Studies Estimate Cost and Coverage Impacts of Graham-Cassidy (the New Republican Repeal and Replace Plan For ObamaCare; AKA, the New TrumpCare)

The Cassidy-Graham bill has been estimated by studies to result in 32 million uninsured by 2027 and beyond and higher costs for many sick, poor, and seniors.

Although there is no official CBO report yet, a few studies have been done which show how the uninsured rate rise and how costs for the sick, poor, and seniors rise under the Cassidy-Graham bill.[1][2]

These studies are worth a read and are insightful, as they are based on past CBO reports and bill itself, but they aren’t the final say on the matter.

With that in mind, to summarize the findings of the studies (which you can read by clicking on the links below):

  • A Brookings Institute study showed that 21 million could be without coverage each year 2020 – 2026 and 32 million could be without coverage by 2027 (that is more than the last repeal and replace attempts the AHCA and BCRA).
  • The bill itself makes clear that lower-incomes would get less assistance due to the defunding of assistance programs (Medicaid expansion, tax credits, and out-of-pocket assistance). Thus, although there isn’t a specific study on this, one can reasonably conclude that those who don’t get lower-cost plans due to deregulation would pay more due to decreased assistance under this plan.
  • The lack of protections for seniors was estimated by the AARP to result in some 50 – 64 year olds paying $10,000 or more beyond what they pay now if the bill passes.
  • The bill also has some provisions that would effectively weaken preexisting conditions protections.[3]

Thus, we can assume that this bill, like the last few bills, will lower the deficit at the cost of a higher uninsured rate and higher costs for those who need help the most (much like past GOP repeal and replace plans, on which there are CBO reports).

“According to the AARP analysis, for a 60-year-old earning $25,000 a year, premiums and out-of-pocket costs could increase by as much as $16,174 a year. If that 60-year-old lives in a state that allows insurers to charge older individuals dramatically higher premiums, he or she would face an additional $4,124 increase in premiums.”

“Based on this analysis, we [the Brookings Institute] estimate that the Graham-Cassidy legislation would reduce the number of people with insurance coverage by around 21 million each year during the 2020 through 2026 period. [This Could rise to 32 million plus by 2027 and later].”

What is the Graham-Cassidy bill?: Graham-Cassidy is the latest “TrumpCare,” the latest repeal and replace plan for the Affordable Care Act. The Graham-Cassidy bill: focuses on state spending over federal spending, keeps taxes on the wealthy, repeals the individual and employer mandates, block-grants Medicaid, decreases regulations and assistance spending, defunds planned Parenthood, lets everyone buy into catastrophic coverage, and beefs up HSAs. You can learn more about it here.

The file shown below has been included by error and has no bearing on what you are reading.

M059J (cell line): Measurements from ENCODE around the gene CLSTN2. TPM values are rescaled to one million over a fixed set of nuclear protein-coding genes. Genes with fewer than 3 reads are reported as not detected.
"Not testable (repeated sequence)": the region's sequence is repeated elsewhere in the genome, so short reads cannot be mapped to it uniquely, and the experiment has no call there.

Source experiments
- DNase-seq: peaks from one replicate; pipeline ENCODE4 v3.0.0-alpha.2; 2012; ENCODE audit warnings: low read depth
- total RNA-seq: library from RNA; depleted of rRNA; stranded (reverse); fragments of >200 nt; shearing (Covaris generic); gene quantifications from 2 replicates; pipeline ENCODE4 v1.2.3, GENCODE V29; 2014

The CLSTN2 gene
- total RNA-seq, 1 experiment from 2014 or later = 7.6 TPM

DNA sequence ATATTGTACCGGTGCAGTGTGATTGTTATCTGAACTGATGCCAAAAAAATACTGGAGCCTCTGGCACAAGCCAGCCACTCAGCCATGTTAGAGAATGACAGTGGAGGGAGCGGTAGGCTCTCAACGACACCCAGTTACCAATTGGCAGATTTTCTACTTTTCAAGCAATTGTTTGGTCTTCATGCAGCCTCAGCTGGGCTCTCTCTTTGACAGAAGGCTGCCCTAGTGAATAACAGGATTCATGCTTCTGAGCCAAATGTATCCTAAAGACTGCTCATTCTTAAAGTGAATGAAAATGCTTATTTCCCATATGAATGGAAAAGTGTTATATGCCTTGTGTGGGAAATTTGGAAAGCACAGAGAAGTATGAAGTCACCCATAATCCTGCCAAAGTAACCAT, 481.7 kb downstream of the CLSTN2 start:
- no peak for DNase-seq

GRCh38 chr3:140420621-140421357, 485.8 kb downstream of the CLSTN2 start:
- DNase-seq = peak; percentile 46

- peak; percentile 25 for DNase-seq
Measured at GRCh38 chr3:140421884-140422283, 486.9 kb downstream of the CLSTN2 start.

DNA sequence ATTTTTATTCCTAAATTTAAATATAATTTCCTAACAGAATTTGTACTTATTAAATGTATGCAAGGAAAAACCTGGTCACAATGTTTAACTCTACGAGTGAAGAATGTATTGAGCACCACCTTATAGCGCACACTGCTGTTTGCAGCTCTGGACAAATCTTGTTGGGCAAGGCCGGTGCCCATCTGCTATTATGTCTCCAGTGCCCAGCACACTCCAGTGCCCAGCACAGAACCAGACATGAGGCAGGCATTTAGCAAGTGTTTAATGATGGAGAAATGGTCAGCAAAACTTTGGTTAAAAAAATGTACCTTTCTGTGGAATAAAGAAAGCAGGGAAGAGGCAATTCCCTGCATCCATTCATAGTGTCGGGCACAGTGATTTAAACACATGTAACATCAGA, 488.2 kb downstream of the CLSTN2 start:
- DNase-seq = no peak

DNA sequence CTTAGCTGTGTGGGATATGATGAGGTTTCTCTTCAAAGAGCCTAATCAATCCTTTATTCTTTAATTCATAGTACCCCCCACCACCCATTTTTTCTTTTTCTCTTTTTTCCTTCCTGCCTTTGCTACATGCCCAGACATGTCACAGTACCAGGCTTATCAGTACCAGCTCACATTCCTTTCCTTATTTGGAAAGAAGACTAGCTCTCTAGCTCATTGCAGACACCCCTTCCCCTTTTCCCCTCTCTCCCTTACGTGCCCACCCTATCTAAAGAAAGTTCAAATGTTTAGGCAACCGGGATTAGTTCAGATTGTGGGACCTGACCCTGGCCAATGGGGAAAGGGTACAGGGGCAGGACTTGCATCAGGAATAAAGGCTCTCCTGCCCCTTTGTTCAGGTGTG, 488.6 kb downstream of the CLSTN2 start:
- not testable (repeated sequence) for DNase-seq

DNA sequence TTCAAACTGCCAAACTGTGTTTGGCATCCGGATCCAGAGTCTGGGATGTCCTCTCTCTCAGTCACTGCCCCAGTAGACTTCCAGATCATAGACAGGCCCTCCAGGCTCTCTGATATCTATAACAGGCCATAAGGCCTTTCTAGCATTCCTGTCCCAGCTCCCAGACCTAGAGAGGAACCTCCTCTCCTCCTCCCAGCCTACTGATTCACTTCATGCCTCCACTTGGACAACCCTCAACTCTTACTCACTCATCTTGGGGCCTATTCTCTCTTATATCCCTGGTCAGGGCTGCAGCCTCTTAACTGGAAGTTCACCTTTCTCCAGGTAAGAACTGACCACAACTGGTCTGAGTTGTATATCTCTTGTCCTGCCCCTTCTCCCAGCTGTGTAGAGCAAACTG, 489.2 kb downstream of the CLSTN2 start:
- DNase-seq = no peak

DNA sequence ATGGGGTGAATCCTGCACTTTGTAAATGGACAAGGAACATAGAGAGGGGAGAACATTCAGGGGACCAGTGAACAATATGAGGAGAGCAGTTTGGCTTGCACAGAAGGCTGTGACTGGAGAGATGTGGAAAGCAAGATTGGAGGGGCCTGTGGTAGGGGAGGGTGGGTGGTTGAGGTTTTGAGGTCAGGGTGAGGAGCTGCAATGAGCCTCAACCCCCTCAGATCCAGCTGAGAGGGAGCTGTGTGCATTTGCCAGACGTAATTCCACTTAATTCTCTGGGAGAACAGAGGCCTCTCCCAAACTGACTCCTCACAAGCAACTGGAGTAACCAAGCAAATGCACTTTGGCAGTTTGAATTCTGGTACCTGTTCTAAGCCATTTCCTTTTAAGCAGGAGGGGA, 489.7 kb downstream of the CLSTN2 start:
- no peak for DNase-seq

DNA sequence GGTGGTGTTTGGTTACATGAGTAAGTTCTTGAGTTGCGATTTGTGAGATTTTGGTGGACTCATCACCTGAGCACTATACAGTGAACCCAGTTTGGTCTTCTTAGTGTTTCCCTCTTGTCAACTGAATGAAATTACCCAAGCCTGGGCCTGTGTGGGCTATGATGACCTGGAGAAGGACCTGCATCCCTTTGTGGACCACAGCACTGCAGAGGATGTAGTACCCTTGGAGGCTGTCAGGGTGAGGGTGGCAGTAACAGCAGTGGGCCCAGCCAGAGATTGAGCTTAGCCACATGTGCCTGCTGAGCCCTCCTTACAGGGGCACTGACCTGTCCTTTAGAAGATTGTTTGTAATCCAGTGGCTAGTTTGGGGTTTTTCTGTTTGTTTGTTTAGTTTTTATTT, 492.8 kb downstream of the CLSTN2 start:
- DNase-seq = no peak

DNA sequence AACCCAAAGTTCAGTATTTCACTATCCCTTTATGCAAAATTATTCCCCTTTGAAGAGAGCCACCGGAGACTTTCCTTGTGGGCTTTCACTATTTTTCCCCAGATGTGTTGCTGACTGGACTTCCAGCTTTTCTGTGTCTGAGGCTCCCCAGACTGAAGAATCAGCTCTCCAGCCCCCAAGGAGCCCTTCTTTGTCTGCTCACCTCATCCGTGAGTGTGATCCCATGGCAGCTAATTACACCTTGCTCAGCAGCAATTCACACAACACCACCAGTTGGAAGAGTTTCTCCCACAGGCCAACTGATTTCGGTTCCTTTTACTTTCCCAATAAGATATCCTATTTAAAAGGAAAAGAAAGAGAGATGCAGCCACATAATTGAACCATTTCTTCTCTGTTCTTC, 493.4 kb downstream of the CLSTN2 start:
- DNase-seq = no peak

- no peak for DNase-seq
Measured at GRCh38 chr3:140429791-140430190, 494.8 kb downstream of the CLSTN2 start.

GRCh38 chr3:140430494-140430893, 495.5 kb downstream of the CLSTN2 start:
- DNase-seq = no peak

Read the Graham-Cassidy bill: The following link contains a line-by-line breakdown of every provision in the Graham-Cassidy bill. You can find the full “Graham-Cassidy-Heller-Johnson (GCHJ) proposal” here (under the link “GCHJ Legislative Text” on Cassidy’s website).

NOTE: The proposal has generally been called Cassidy-Graham or Graham-Cassidy, while the proper name is Graham-Cassidy-Heller-Johnson (GCHJ). In all cases it is a reference to the “ObamaCare repeal and replace” bill released on September 13, 2017 by U.S. Senators Lindsey Graham (R-SC), Bill Cassidy (R-LA), Dean Heller (R-NV), Ron Johnson (R-WI), and former U.S. Senator Rick Santorum (R-PA). Contact your Senator and let them know what you think about their proposal.

Citations

  1. REPORT How will the Graham-Cassidy proposal affect the number of people with health insurance coverage? Matthew Fiedler and Loren Adler Friday, September 22, 2017
  2. Latest Senate Health Care Bill Revives Age Tax for Older Americans Insurance premiums and out-of-pocket costs would soar and Medicaid funding would be slashed by Dena Bunis, AARP, September 20, 2017
  3. Sen. Cassidy’s misleading claim that preexisting-conditions ‘protection is absolutely the same’ By Glenn Kessler September 23

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HARM WILKINSON on

I wish that people who have health care for life and received money from the Health Plan Companies were not in charge of determining what is good for me. I am a 65 year old retireee who had to return to work in order to pay my wife’s health insurance premiums. I have a chronic back injusry and sit in sometimes severe pain all day at a desk.
I am currently on Medicare, whcih I have worked all my life to pay into, and now they are saying it isn’t right and needs to be fixed. It is right and they need to leave it alone and extend it to cover the rest of our nation so we don’t continue to look like fools to the rest of the world.
Isn’t there something, anything, of more importance right now that continuing to focus on ONE thing for months and months when it is so obvious to eveyone else that we don’t want the ACA to go away, we would prefer that they FIS IT.

HARM WILKINSON on

Sorry for the gramatical and spelling errors in my previous post.